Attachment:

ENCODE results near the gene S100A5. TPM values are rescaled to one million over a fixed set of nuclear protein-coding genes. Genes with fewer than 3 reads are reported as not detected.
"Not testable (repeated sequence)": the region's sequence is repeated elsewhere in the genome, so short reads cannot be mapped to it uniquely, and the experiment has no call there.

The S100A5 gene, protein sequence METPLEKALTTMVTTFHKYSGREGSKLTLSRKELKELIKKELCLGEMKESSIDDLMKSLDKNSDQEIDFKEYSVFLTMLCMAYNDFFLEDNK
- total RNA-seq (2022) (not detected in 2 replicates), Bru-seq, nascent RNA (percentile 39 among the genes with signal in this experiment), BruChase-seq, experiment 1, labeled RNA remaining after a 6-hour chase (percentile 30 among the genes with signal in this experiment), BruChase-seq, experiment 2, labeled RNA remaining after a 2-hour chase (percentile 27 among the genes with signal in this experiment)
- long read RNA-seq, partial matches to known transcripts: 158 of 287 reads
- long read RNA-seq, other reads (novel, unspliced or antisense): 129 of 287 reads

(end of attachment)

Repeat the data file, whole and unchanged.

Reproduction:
ENCODE results near the gene S100A5. TPM values are rescaled to one million over a fixed set of nuclear protein-coding genes. Genes with fewer than 3 reads are reported as not detected.
"Not testable (repeated sequence)": the region's sequence is repeated elsewhere in the genome, so short reads cannot be mapped to it uniquely, and the experiment has no call there.

The S100A5 gene, protein sequence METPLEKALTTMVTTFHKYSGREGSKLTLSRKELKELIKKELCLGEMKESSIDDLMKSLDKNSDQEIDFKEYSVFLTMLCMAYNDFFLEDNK
- total RNA-seq (2022) (not detected in 2 replicates), Bru-seq, nascent RNA (percentile 39 among the genes with signal in this experiment), BruChase-seq, experiment 1, labeled RNA remaining after a 6-hour chase (percentile 30 among the genes with signal in this experiment), BruChase-seq, experiment 2, labeled RNA remaining after a 2-hour chase (percentile 27 among the genes with signal in this experiment)
- long read RNA-seq, partial matches to known transcripts: 158 of 287 reads
- long read RNA-seq, other reads (novel, unspliced or antisense): 129 of 287 reads